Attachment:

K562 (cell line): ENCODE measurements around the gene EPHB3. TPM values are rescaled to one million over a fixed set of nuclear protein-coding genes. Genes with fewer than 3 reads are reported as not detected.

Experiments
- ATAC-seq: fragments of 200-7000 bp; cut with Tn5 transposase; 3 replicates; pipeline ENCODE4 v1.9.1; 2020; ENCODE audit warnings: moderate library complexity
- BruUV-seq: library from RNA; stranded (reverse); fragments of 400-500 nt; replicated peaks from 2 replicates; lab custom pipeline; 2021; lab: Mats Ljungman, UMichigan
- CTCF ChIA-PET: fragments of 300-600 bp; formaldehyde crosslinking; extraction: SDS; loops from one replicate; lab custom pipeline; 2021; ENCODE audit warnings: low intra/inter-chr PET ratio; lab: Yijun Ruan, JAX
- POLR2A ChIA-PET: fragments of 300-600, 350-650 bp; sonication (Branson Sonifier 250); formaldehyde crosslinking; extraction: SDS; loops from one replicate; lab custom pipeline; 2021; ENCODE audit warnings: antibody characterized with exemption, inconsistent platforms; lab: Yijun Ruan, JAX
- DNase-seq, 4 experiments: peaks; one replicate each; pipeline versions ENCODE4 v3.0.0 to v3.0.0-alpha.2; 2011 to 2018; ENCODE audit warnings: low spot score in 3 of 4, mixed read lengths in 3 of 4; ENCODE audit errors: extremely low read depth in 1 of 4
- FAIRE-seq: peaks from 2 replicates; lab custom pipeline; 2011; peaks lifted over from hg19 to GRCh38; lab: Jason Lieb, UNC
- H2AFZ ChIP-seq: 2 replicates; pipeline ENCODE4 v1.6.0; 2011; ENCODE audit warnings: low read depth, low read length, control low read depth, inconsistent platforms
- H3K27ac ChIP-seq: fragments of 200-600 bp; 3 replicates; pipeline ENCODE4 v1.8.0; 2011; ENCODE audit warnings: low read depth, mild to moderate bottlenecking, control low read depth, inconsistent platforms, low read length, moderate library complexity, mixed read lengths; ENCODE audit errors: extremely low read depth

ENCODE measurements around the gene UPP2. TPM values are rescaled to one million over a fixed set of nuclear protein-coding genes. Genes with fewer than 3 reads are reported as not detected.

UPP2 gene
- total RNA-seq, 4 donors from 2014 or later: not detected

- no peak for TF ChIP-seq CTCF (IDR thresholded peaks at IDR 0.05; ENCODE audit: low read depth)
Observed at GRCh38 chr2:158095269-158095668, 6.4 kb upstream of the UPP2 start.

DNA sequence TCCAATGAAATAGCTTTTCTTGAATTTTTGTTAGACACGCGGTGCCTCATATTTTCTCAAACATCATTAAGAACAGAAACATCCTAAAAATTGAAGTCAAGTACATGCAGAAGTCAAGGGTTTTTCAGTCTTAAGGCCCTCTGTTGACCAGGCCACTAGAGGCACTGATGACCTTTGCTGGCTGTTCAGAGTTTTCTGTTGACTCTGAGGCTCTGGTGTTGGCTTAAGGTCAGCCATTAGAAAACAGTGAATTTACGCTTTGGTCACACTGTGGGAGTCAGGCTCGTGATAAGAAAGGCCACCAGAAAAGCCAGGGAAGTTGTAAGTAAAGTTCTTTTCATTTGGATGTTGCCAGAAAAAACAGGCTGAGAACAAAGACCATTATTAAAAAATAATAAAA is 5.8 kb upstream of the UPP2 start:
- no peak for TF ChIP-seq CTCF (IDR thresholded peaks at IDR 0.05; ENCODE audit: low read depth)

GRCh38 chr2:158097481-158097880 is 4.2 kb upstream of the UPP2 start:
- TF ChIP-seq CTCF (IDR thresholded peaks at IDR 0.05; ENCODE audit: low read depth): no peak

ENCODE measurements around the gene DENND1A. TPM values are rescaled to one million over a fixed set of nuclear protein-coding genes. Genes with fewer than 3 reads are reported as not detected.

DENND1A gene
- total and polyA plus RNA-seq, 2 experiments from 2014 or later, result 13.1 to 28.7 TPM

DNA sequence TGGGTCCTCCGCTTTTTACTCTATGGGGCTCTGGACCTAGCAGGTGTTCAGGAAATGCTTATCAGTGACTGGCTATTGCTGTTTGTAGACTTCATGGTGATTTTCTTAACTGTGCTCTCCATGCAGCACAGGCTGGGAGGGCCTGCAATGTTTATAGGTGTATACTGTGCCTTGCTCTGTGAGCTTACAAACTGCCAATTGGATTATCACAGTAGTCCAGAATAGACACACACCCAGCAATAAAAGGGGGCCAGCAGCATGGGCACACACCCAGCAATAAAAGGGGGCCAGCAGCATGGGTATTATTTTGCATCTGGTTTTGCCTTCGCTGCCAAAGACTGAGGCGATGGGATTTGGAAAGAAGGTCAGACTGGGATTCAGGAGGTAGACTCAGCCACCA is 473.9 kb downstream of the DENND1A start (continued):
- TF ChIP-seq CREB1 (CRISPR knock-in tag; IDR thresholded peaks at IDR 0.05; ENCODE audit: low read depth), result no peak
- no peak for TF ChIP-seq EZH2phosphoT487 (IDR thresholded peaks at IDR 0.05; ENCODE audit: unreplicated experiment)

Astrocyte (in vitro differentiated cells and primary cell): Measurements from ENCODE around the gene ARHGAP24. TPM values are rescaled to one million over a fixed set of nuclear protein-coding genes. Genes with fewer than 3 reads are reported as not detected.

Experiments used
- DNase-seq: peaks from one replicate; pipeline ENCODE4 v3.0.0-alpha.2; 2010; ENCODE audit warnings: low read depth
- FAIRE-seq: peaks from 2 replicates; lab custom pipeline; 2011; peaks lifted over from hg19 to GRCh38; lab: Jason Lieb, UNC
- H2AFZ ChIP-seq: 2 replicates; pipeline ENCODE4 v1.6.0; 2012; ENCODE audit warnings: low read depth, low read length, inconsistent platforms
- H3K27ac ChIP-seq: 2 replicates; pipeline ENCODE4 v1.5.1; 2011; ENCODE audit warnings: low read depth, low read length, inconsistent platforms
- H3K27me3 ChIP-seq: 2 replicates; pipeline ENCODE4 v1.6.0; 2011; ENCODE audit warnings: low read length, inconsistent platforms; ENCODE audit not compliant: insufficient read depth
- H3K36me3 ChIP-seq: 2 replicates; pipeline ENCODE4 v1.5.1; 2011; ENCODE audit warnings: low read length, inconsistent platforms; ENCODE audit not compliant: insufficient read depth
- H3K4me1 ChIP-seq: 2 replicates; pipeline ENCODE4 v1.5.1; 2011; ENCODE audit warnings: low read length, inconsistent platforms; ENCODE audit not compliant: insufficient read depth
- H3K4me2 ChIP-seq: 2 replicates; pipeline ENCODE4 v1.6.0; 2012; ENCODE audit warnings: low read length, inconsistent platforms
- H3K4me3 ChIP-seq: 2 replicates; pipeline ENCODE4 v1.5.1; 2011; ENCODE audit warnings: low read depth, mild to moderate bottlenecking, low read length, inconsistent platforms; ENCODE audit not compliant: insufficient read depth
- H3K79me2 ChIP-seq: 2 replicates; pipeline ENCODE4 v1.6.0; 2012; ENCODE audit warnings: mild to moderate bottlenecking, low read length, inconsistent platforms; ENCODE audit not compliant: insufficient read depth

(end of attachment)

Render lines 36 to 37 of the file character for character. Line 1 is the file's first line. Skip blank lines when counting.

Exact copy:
- H3K4me3 ChIP-seq: 2 replicates; pipeline ENCODE4 v1.5.1; 2011; ENCODE audit warnings: low read depth, mild to moderate bottlenecking, low read length, inconsistent platforms; ENCODE audit not compliant: insufficient read depth
- H3K79me2 ChIP-seq: 2 replicates; pipeline ENCODE4 v1.6.0; 2012; ENCODE audit warnings: mild to moderate bottlenecking, low read length, inconsistent platforms; ENCODE audit not compliant: insufficient read depth